Open-Source IT Management Vendor Zenoss Turns To Channel

Zenoss offers an open-source IT management and monitoring system that it's pitching as an alternative to the big systems-management suites sold by CA, IBM, Hewlett-Packard and BMC Software -- products that Zenoss co-founder and CEO Bill Karpovich not so subtly refers to as "bloatware."

And now the two-year-old Annapolis, Md.-based company, which won substantial venture funding last year, is ramping up a channel program to accelerate adoption of its product, Zenoss Core, which is targeted particularly at the midmarket.

Zenoss' timing may be right. Most businesses wouldn't have considered using open-source software of any kind just a few years ago, let alone for something as critical as systems management. But that thinking has changed as open-source software such as Linux, the MySQL database and the JBoss application server have won wide acceptance.

Zenoss Core, which CTO Erik Dahl began developing in 2002, provides network, server and application monitoring in a single tool. It maintains an inventory of a company's IT assets, monitors their availability and performance, and manages their configuration. Zenoss Core also handles software patch chores and issues alerts for system events, and it runs on Linux, Unix and Windows.

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While that may sound like a lot, Karpovich said Zenoss is careful not to load up its software with lots of bells and whistles that increase complexity and operating costs, which he said other systems management software vendors do.

"Our goal is not to build everything in. We try to provide just the core functions," Karpovich said.

Zenoss is following Red Hat's business model, offering the Zenoss Core product free via the Internet. It has been available on for just over a year and was named March's "project of the month" by SourceForge staff.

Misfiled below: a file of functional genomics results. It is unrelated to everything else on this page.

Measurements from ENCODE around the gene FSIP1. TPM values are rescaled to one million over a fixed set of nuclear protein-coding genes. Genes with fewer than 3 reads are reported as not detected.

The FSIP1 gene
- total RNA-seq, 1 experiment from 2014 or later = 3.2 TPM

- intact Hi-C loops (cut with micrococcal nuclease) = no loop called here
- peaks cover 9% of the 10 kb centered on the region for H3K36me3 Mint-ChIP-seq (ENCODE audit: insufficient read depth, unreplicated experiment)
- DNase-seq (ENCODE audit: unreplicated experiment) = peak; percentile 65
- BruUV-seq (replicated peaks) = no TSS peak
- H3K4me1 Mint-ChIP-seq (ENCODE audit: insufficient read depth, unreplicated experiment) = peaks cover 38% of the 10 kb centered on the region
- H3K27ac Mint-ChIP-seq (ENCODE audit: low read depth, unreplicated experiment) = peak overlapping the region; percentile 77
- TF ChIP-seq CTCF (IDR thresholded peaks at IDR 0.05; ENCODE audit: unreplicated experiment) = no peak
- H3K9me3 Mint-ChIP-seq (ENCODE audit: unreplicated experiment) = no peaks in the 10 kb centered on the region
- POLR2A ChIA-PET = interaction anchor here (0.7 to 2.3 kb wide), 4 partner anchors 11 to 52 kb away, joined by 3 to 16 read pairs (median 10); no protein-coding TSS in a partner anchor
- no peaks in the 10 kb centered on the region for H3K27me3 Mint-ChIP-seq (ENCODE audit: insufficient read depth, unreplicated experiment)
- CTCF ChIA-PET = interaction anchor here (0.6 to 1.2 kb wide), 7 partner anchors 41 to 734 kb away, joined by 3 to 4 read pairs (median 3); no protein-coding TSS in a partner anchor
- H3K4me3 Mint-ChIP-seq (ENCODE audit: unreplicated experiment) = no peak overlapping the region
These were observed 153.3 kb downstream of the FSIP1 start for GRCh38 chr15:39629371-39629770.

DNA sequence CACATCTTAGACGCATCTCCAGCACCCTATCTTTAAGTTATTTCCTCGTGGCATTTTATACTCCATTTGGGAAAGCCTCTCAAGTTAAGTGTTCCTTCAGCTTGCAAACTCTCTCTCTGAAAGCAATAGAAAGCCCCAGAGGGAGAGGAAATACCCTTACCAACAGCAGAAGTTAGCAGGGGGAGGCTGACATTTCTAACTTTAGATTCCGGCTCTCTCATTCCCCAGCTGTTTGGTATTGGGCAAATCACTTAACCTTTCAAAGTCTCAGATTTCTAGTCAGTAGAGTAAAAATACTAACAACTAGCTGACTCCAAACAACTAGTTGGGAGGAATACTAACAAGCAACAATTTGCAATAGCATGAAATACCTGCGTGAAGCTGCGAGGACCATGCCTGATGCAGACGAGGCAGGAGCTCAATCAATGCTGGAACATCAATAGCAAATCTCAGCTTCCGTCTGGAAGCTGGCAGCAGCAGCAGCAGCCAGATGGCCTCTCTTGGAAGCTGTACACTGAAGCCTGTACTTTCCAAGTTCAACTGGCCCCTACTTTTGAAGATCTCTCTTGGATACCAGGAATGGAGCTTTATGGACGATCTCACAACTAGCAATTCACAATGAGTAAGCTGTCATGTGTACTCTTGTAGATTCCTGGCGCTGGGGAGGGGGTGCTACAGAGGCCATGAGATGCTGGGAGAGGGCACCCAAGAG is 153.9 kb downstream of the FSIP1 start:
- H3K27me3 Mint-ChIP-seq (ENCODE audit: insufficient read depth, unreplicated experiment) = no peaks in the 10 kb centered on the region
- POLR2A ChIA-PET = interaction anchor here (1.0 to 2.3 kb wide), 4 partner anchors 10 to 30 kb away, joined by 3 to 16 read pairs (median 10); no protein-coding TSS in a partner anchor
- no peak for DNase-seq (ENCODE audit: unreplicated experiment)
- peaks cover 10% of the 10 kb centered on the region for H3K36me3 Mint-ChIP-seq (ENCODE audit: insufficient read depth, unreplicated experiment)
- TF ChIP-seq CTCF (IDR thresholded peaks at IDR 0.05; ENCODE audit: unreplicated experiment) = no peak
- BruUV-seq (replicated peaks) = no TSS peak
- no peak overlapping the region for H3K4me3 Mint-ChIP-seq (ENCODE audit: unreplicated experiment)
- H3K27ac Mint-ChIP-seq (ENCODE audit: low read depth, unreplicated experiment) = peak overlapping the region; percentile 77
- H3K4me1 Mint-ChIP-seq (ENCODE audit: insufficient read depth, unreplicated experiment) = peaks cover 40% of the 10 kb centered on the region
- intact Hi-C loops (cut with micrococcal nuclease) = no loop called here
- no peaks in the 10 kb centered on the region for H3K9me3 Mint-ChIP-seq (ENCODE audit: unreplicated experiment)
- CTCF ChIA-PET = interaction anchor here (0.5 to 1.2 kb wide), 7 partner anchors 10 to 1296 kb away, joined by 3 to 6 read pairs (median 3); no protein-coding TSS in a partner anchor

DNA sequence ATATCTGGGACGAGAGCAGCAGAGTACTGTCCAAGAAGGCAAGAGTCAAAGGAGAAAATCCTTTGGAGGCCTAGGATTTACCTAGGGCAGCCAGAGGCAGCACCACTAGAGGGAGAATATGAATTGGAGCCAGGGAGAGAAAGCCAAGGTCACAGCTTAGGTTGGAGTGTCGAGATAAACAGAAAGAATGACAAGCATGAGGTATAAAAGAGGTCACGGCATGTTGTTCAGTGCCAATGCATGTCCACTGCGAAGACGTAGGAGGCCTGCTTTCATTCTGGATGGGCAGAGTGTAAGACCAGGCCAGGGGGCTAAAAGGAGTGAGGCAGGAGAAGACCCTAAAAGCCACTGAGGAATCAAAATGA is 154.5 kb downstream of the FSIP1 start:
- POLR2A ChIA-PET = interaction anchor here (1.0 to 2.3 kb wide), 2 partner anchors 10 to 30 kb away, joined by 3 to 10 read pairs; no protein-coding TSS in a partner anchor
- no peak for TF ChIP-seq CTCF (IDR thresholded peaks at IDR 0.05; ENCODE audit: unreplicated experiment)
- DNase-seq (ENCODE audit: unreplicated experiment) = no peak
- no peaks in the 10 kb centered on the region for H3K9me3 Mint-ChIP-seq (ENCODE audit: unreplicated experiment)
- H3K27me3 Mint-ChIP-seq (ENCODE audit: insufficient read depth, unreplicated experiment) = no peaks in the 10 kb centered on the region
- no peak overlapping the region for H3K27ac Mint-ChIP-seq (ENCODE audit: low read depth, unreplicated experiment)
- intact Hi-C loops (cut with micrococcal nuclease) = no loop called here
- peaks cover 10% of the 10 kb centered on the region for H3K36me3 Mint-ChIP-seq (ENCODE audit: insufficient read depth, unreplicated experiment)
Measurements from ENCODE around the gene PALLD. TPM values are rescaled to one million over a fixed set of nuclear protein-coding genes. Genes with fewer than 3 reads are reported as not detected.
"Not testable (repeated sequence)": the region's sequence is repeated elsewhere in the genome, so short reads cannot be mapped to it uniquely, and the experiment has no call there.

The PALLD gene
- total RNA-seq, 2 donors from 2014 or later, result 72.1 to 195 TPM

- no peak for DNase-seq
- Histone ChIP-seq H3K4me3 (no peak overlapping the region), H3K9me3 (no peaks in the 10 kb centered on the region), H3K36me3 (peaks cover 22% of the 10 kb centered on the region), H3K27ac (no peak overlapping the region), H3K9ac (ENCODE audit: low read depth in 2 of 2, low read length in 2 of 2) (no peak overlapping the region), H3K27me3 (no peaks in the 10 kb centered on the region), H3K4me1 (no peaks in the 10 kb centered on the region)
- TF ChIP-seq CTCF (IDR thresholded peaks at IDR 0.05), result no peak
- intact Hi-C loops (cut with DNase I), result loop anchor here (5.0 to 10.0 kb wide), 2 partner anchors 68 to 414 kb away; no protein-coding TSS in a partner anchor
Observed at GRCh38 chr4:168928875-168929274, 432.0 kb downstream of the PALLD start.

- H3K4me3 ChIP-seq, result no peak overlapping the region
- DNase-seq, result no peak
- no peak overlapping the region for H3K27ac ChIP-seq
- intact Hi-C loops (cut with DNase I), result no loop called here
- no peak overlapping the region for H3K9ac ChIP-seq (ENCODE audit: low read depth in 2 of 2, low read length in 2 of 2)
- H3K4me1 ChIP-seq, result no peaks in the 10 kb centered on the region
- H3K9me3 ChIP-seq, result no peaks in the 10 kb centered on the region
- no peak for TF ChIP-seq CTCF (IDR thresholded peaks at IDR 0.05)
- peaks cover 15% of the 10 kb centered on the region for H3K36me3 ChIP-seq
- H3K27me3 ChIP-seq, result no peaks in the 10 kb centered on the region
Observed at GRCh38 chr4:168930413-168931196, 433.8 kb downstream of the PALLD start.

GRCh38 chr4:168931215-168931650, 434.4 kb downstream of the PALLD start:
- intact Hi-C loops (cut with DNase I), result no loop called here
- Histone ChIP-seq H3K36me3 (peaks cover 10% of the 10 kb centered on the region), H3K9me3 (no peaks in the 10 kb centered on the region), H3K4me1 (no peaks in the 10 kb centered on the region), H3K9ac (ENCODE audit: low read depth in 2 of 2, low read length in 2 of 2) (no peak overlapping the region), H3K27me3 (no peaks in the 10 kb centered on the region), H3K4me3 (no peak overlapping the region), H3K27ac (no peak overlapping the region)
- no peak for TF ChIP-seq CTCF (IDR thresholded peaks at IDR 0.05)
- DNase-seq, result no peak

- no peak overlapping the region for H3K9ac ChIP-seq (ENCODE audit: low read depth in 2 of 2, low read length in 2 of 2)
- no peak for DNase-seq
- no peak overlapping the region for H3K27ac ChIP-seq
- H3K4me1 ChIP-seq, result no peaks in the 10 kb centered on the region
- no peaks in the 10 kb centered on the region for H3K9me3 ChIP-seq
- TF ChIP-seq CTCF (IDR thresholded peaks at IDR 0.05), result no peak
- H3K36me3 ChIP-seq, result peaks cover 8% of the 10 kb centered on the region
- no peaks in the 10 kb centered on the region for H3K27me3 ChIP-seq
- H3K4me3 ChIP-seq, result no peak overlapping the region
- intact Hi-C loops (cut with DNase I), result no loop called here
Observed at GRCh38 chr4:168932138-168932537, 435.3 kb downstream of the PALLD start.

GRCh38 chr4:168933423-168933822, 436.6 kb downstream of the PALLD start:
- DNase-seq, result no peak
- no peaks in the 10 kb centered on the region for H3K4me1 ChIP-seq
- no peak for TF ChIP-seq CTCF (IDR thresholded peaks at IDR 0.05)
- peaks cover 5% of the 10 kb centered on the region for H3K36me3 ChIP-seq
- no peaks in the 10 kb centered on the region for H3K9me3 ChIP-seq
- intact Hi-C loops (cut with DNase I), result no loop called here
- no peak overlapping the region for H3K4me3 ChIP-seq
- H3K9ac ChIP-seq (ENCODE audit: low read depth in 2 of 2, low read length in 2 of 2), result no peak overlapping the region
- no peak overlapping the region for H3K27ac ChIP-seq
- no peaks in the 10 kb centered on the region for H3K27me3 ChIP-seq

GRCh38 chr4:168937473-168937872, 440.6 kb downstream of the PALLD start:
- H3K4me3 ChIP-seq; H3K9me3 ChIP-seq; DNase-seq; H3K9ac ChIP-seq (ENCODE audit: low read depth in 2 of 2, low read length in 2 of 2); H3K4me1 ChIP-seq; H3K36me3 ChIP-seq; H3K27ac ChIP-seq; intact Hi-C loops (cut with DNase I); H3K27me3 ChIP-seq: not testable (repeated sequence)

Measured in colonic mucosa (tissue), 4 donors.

Customers can buy subscriptions that include service and support and libraries of plug-in tools for monitoring enterprise apps like Oracle E-Business Suite and Microsoft Exchange. Plug-ins for monitoring other open-source software like MySQL and Apache are also free.

Why go to the channel? Karpovich said demand for Zenoss Core is growing, and the product has reached a stage of maturity so that third-party companies can support it. The company is recruiting systems integrators that can use the product to develop solutions and sell services around it, managed service providers that can use it to monitor and manage customers' IT systems, and ISVs that can build custom plug-ins.

Zenoss will provide partners with training, other supporting material and services, and a 25-seat subscription for an annual $2,500 partner fee. Integrators will provide first-level support for customers, with Zenoss providing second- or third-tier support. In addition, the company can provide first-level support for VARs' customers.

"I think the real win comes from the expertise base," said Bill Kennedy, president of Beacon Professional Services, a Zenoss consulting and implementation partner in Austin, Texas, referring to the communities of users and developers that grow up around open-source products and contribute to their development. And creating a channel organization stands to help that community grow.